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Telegram from MLK regarding OEO

Monday, October 30, 1967
Washington, D.C.

Dr. King sent this telegram to several members of the House of Representatives urging them to approve a vote on the Office of Economic Opportunity and the War on Poverty.

Philosophical Work

Dr. King outlines significant philosophical and theological publications from the eleventh to the nineteenth century. Thinkers whose work is referenced include: St. Augustine, Thomas Aquinas, Machiavelli, Thomas Hobbes, and John Locke.

Religious Leadership

Dr. King cites Henry Nelson Wieman's "Normative Psychology of Religion."

Carlisle's Variety Shop Souvenir Booklet

Birmingham, AL

Carlisle Variety Shop produced this souvenir booklet advertising Negro businesses but also honoring Dr. King and other SCLC officials involved in the 1963 Birmingham campaign.

Telegram from Richard Beyer to MLK

Monday, May 17, 1965
Washington (WA), CANADA, Atlanta, GA

Richard Beyer telegrams Dr. King inquiring if he is available to speak at a peace rally in Washington sponsored by Canadian and Northwest Peace groups.

Letter from MLK to S. Dillon Ripley at the Smithsonian Institute

Friday, May 21, 1965
Washington, D.C.

Dr. King informs S. Dillon Ripley, Secretary of the Smithsonian Institution, that he is unable to attend the bicentennial celebration of the birth of James Smithson.

Letter from Dora McDonald to Carey Preston

Friday, June 12, 1964
Chicago, IL, St. Augustine, FL, Baltimore, MD

Ms. McDonald informs Mrs. Preston that two of Dr. King's friends have encouraged him to reconsider accepting an invitation to speak at her sorority's convention. Hopefully, rearrangement of Dr. King's schedule will permit his acceptance.

Notes for U.F.T. Address

On March 14, 1964, Dr. King was presented with the John Dewey Award by the United Teachers Federation. The address he delivered that day is outlined in this type-written draft along with his handwritten notes. In the draft, Dr. King emphasizes the importance of education, especially as a tool for African American advancement. He cites how the deprivation of education has been used as a way to systematically oppress African Americans and he asserts that this inequality is a reality that must be confronted. Dr.

Letter from Joan Daves to MLK Regarding Article Fee

Thursday, November 19, 1964
New York, NY, Atlanta, GA

Ms. Daves encloses Dr. King's fee for his article in the "Saturday Evening Post" and discusses issues concerning future reprints of this particular work.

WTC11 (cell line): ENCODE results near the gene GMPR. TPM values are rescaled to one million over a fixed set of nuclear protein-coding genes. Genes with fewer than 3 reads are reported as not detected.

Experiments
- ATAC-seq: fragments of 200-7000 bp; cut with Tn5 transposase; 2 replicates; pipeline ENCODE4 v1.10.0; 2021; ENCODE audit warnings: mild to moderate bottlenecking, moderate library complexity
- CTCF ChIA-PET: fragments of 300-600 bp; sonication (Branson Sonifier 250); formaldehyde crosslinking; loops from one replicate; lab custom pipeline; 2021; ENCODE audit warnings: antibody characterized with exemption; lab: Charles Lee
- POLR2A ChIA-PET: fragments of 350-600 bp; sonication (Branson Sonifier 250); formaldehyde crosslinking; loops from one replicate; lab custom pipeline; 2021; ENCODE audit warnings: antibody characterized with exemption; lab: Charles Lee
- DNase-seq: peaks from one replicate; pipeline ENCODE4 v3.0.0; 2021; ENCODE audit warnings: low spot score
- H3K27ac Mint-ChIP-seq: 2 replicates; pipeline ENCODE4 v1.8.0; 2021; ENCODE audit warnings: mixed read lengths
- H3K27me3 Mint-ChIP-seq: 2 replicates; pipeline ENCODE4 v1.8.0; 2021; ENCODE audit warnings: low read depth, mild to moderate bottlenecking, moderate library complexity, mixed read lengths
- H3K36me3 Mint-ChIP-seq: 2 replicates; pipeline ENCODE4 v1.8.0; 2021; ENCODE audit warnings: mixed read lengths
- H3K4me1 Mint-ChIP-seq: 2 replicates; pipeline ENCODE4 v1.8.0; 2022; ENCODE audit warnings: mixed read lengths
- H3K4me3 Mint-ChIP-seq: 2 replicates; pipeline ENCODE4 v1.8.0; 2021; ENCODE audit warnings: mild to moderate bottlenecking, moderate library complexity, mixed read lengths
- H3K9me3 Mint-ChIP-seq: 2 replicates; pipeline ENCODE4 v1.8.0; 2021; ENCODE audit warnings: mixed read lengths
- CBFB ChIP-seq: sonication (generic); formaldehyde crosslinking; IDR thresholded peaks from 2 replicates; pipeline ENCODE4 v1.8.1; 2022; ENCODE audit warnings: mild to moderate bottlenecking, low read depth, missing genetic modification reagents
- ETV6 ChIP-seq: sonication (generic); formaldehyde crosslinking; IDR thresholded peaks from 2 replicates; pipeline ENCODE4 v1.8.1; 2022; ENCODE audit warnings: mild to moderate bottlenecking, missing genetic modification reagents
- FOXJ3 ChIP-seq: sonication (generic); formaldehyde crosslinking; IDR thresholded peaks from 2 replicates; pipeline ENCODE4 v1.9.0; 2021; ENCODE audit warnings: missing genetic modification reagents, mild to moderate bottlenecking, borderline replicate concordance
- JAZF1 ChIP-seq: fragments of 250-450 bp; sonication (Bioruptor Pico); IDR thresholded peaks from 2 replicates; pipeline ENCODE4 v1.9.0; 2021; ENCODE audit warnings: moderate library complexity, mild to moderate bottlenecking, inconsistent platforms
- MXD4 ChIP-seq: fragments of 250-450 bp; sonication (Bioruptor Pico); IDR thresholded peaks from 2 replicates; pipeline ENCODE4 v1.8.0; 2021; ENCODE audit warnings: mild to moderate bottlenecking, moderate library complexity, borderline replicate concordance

Response from MLK to Paul Yeiter

Monday, January 8, 1968
Oregon (OR), SOUTH AFRICA, UNITED STATES OF AMERICA, New York, NY, New York (NY)

Dr. King responds to Yeiter's questioning of his support of plans to boycott the 1968 Olympic games. Dr. King argues that Negro athletes have presented specific and reasonable demands to the Olympic Committee, which reflects a valid concern for the social welfare and progress of the whole nation. He commends these athletes for their determination and courageous stand against racism and injustice.

"The American Dream"

Tuesday, June 6, 1961
New York (NY), Washington (WA), INDIA, Georgia (GA), Tennessee (TN), SPAIN, Philadelphia, PA, Los Angeles, CA

This transcription of the commencement address delivered by Dr. King at Lincoln University on June 6 1961.

Telegram from Alfred Duckett to Mrs. King

Friday, October 30, 1964
New York, NY

Alfred Duckett asks Mrs. King to airmail her "program breakdown" to meet a printing deadline.

Letter from Lanette J. Campbell

Saturday, March 16, 1968
New York (NY)

Lanette J. Campbell requests information regarding candidates in the Choice '68 presidential primary.

Letter from Robert L. Tucker Jr. to MLK

Tuesday, February 7, 1967
New York (NY), Washington, D.C., Atlanta, GA

Robert Tucker inquires about Dr. King's views on Adam Clayton Powell and his position in Washington. Tucker states that he has great respect for Dr. King, which is why he wants clarity on his sentiments regarding the Powell controversy.

Papal Encyclicals by George W. Lawrence

Boston, MA, New York (NY), Chicago, IL, Massachusetts (MA)